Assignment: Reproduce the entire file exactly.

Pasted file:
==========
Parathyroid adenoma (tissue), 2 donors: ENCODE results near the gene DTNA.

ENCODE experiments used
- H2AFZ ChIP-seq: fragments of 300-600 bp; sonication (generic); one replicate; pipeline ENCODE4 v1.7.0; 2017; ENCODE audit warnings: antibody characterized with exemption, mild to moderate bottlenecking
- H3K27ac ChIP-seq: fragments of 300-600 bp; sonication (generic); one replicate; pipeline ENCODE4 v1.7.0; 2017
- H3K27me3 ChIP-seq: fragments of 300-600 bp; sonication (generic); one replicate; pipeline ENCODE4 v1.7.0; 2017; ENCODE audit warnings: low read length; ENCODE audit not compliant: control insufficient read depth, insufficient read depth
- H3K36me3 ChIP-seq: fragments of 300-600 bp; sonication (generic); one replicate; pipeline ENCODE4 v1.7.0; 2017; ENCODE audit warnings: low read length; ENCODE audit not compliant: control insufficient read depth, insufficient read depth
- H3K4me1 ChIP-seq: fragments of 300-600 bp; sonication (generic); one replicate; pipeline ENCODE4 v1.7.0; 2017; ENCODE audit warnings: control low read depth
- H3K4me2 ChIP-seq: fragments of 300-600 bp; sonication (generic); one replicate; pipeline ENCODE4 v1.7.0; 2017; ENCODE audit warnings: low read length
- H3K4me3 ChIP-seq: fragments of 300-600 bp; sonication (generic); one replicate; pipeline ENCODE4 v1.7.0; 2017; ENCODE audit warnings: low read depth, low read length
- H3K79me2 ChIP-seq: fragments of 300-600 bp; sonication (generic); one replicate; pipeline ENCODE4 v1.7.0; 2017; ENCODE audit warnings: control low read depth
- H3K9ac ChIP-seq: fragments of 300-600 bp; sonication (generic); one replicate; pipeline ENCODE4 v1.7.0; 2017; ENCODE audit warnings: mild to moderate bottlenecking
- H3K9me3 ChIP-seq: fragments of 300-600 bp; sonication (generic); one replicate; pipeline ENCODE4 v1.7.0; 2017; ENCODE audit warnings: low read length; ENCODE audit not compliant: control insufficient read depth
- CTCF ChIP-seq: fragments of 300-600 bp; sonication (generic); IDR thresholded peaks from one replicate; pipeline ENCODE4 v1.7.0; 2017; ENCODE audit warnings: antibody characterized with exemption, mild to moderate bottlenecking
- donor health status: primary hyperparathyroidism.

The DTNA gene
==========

Parathyroid adenoma (tissue), 2 donors: ENCODE results near the gene DTNA.

ENCODE experiments used
- H2AFZ ChIP-seq: fragments of 300-600 bp; sonication (generic); one replicate; pipeline ENCODE4 v1.7.0; 2017; ENCODE audit warnings: antibody characterized with exemption, mild to moderate bottlenecking
- H3K27ac ChIP-seq: fragments of 300-600 bp; sonication (generic); one replicate; pipeline ENCODE4 v1.7.0; 2017
- H3K27me3 ChIP-seq: fragments of 300-600 bp; sonication (generic); one replicate; pipeline ENCODE4 v1.7.0; 2017; ENCODE audit warnings: low read length; ENCODE audit not compliant: control insufficient read depth, insufficient read depth
- H3K36me3 ChIP-seq: fragments of 300-600 bp; sonication (generic); one replicate; pipeline ENCODE4 v1.7.0; 2017; ENCODE audit warnings: low read length; ENCODE audit not compliant: control insufficient read depth, insufficient read depth
- H3K4me1 ChIP-seq: fragments of 300-600 bp; sonication (generic); one replicate; pipeline ENCODE4 v1.7.0; 2017; ENCODE audit warnings: control low read depth
- H3K4me2 ChIP-seq: fragments of 300-600 bp; sonication (generic); one replicate; pipeline ENCODE4 v1.7.0; 2017; ENCODE audit warnings: low read length
- H3K4me3 ChIP-seq: fragments of 300-600 bp; sonication (generic); one replicate; pipeline ENCODE4 v1.7.0; 2017; ENCODE audit warnings: low read depth, low read length
- H3K79me2 ChIP-seq: fragments of 300-600 bp; sonication (generic); one replicate; pipeline ENCODE4 v1.7.0; 2017; ENCODE audit warnings: control low read depth
- H3K9ac ChIP-seq: fragments of 300-600 bp; sonication (generic); one replicate; pipeline ENCODE4 v1.7.0; 2017; ENCODE audit warnings: mild to moderate bottlenecking
- H3K9me3 ChIP-seq: fragments of 300-600 bp; sonication (generic); one replicate; pipeline ENCODE4 v1.7.0; 2017; ENCODE audit warnings: low read length; ENCODE audit not compliant: control insufficient read depth
- CTCF ChIP-seq: fragments of 300-600 bp; sonication (generic); IDR thresholded peaks from one replicate; pipeline ENCODE4 v1.7.0; 2017; ENCODE audit warnings: antibody characterized with exemption, mild to moderate bottlenecking
- donor health status: primary hyperparathyroidism.

The DTNA gene